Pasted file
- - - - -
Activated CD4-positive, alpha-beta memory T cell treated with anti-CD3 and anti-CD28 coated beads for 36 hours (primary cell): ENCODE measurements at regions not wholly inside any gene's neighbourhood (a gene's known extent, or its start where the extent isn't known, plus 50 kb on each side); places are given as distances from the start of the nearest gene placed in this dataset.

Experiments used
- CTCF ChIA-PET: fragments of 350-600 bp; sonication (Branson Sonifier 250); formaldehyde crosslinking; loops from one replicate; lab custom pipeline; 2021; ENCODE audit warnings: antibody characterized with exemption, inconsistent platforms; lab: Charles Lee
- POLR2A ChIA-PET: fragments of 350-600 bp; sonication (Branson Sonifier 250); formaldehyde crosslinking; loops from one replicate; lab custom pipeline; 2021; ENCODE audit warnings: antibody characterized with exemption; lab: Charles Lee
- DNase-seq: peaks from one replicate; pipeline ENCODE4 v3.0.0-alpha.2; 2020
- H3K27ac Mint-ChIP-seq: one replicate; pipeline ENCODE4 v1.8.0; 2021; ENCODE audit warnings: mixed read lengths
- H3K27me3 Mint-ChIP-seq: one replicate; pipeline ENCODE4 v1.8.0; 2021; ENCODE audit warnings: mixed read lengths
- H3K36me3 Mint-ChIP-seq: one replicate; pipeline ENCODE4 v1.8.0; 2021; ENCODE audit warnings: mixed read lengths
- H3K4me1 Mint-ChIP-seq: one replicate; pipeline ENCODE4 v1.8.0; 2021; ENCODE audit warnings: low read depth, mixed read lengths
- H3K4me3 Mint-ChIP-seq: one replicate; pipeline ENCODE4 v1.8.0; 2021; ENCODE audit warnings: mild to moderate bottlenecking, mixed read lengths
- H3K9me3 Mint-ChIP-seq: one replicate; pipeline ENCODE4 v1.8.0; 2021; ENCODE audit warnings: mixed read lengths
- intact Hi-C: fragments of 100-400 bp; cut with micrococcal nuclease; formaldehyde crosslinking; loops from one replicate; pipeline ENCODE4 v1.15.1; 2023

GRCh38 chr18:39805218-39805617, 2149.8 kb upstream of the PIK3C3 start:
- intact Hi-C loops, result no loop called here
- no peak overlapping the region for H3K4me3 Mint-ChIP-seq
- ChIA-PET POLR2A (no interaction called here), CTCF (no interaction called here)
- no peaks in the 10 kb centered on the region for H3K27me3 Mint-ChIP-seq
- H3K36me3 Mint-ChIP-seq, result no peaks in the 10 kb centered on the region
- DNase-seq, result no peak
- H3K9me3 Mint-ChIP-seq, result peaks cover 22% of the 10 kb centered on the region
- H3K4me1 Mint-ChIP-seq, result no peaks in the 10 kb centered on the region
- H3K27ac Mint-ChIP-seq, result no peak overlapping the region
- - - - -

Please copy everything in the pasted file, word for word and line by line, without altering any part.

Activated CD4-positive, alpha-beta memory T cell treated with anti-CD3 and anti-CD28 coated beads for 36 hours (primary cell): ENCODE measurements at regions not wholly inside any gene's neighbourhood (a gene's known extent, or its start where the extent isn't known, plus 50 kb on each side); places are given as distances from the start of the nearest gene placed in this dataset.

Experiments used
- CTCF ChIA-PET: fragments of 350-600 bp; sonication (Branson Sonifier 250); formaldehyde crosslinking; loops from one replicate; lab custom pipeline; 2021; ENCODE audit warnings: antibody characterized with exemption, inconsistent platforms; lab: Charles Lee
- POLR2A ChIA-PET: fragments of 350-600 bp; sonication (Branson Sonifier 250); formaldehyde crosslinking; loops from one replicate; lab custom pipeline; 2021; ENCODE audit warnings: antibody characterized with exemption; lab: Charles Lee
- DNase-seq: peaks from one replicate; pipeline ENCODE4 v3.0.0-alpha.2; 2020
- H3K27ac Mint-ChIP-seq: one replicate; pipeline ENCODE4 v1.8.0; 2021; ENCODE audit warnings: mixed read lengths
- H3K27me3 Mint-ChIP-seq: one replicate; pipeline ENCODE4 v1.8.0; 2021; ENCODE audit warnings: mixed read lengths
- H3K36me3 Mint-ChIP-seq: one replicate; pipeline ENCODE4 v1.8.0; 2021; ENCODE audit warnings: mixed read lengths
- H3K4me1 Mint-ChIP-seq: one replicate; pipeline ENCODE4 v1.8.0; 2021; ENCODE audit warnings: low read depth, mixed read lengths
- H3K4me3 Mint-ChIP-seq: one replicate; pipeline ENCODE4 v1.8.0; 2021; ENCODE audit warnings: mild to moderate bottlenecking, mixed read lengths
- H3K9me3 Mint-ChIP-seq: one replicate; pipeline ENCODE4 v1.8.0; 2021; ENCODE audit warnings: mixed read lengths
- intact Hi-C: fragments of 100-400 bp; cut with micrococcal nuclease; formaldehyde crosslinking; loops from one replicate; pipeline ENCODE4 v1.15.1; 2023

GRCh38 chr18:39805218-39805617, 2149.8 kb upstream of the PIK3C3 start:
- intact Hi-C loops, result no loop called here
- no peak overlapping the region for H3K4me3 Mint-ChIP-seq
- ChIA-PET POLR2A (no interaction called here), CTCF (no interaction called here)
- no peaks in the 10 kb centered on the region for H3K27me3 Mint-ChIP-seq
- H3K36me3 Mint-ChIP-seq, result no peaks in the 10 kb centered on the region
- DNase-seq, result no peak
- H3K9me3 Mint-ChIP-seq, result peaks cover 22% of the 10 kb centered on the region
- H3K4me1 Mint-ChIP-seq, result no peaks in the 10 kb centered on the region
- H3K27ac Mint-ChIP-seq, result no peak overlapping the region